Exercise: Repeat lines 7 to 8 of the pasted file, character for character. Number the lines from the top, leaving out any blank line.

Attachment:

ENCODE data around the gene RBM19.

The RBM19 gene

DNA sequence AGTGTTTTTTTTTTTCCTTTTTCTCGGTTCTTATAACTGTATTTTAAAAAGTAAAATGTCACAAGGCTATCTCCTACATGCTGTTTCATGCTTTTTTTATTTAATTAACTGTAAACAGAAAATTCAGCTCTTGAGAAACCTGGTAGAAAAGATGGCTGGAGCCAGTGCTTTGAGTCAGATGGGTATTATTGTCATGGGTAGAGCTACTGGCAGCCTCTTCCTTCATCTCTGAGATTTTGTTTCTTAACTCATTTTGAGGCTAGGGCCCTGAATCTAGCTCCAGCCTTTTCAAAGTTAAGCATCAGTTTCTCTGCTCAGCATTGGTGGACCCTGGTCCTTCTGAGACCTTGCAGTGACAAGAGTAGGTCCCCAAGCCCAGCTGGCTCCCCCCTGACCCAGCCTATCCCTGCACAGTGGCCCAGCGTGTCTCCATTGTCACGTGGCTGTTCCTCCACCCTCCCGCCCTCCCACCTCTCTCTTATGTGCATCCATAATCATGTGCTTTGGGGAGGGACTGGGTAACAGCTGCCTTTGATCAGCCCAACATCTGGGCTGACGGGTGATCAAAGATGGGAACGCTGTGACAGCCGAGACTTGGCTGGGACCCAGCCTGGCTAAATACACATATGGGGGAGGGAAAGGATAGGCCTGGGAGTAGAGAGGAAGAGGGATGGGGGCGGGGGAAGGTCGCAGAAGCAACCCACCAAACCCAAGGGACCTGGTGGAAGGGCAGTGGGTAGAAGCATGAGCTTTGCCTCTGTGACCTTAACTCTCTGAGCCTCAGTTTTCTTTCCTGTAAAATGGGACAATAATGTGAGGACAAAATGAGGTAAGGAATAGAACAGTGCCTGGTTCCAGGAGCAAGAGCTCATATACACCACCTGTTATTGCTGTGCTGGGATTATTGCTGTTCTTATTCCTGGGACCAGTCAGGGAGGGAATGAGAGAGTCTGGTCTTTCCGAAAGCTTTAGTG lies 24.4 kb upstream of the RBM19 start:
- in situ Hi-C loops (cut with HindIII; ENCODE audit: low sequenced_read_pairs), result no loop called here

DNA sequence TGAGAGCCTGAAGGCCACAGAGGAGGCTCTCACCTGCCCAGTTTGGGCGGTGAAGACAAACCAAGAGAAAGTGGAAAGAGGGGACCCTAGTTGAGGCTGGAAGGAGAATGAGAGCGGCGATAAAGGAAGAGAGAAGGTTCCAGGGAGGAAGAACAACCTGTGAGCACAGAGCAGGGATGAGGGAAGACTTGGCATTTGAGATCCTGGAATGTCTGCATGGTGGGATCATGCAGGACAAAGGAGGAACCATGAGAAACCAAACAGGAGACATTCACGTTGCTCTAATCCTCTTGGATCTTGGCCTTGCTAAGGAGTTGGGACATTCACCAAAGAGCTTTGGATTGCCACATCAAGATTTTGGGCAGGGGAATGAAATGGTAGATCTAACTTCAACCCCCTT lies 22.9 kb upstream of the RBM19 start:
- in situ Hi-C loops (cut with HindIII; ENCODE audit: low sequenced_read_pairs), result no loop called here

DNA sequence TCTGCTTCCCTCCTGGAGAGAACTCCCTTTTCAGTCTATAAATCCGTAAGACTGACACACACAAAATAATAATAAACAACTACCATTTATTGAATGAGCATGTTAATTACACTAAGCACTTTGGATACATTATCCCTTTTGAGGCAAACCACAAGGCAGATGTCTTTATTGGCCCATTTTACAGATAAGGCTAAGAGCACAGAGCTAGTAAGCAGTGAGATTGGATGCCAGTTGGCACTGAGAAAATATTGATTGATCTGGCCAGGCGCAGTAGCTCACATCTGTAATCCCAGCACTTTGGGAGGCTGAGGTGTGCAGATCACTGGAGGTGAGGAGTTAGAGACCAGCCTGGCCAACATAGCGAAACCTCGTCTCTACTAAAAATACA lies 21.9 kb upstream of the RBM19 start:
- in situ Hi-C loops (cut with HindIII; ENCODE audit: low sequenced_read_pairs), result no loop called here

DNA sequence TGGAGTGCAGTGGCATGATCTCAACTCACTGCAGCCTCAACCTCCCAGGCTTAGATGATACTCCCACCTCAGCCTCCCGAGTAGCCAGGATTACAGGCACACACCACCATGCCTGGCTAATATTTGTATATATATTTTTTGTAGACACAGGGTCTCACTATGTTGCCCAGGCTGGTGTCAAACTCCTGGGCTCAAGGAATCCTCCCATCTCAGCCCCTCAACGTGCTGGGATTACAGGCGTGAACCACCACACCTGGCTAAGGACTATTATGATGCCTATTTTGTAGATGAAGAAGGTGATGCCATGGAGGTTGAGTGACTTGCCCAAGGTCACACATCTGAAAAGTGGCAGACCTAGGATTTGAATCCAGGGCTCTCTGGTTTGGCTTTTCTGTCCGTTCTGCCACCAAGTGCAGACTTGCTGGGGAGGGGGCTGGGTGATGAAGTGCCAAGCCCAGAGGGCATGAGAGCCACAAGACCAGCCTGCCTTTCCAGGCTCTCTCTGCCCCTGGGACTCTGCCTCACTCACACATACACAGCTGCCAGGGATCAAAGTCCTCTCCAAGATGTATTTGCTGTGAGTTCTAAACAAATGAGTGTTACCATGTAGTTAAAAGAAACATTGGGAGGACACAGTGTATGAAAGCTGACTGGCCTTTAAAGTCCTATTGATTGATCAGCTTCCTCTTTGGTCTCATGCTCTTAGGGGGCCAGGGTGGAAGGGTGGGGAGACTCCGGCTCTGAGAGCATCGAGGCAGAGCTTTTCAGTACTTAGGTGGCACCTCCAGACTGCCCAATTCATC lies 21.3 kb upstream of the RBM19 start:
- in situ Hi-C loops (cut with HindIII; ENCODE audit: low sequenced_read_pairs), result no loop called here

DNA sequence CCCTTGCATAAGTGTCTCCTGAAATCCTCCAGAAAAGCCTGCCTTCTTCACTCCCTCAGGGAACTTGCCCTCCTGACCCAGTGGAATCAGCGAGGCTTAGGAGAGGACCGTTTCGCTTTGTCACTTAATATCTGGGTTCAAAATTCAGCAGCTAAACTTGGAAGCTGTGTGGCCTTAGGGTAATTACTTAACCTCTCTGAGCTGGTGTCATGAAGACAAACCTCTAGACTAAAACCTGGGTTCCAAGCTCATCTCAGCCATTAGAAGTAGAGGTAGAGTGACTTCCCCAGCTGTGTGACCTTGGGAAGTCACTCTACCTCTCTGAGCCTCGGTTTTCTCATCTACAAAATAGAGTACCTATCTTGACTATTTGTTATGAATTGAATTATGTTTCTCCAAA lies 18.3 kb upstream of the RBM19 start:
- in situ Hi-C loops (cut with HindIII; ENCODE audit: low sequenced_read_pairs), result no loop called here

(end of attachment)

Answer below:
DNA sequence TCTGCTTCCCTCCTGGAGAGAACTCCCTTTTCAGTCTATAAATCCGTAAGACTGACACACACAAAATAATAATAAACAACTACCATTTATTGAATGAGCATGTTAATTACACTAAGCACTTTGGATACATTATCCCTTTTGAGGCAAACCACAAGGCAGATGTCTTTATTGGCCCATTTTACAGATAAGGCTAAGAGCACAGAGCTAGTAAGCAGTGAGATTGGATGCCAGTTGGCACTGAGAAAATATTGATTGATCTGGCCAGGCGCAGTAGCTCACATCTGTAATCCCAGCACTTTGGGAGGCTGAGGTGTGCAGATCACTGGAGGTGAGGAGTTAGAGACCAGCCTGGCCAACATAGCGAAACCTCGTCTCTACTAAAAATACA lies 21.9 kb upstream of the RBM19 start:
- in situ Hi-C loops (cut with HindIII; ENCODE audit: low sequenced_read_pairs), result no loop called here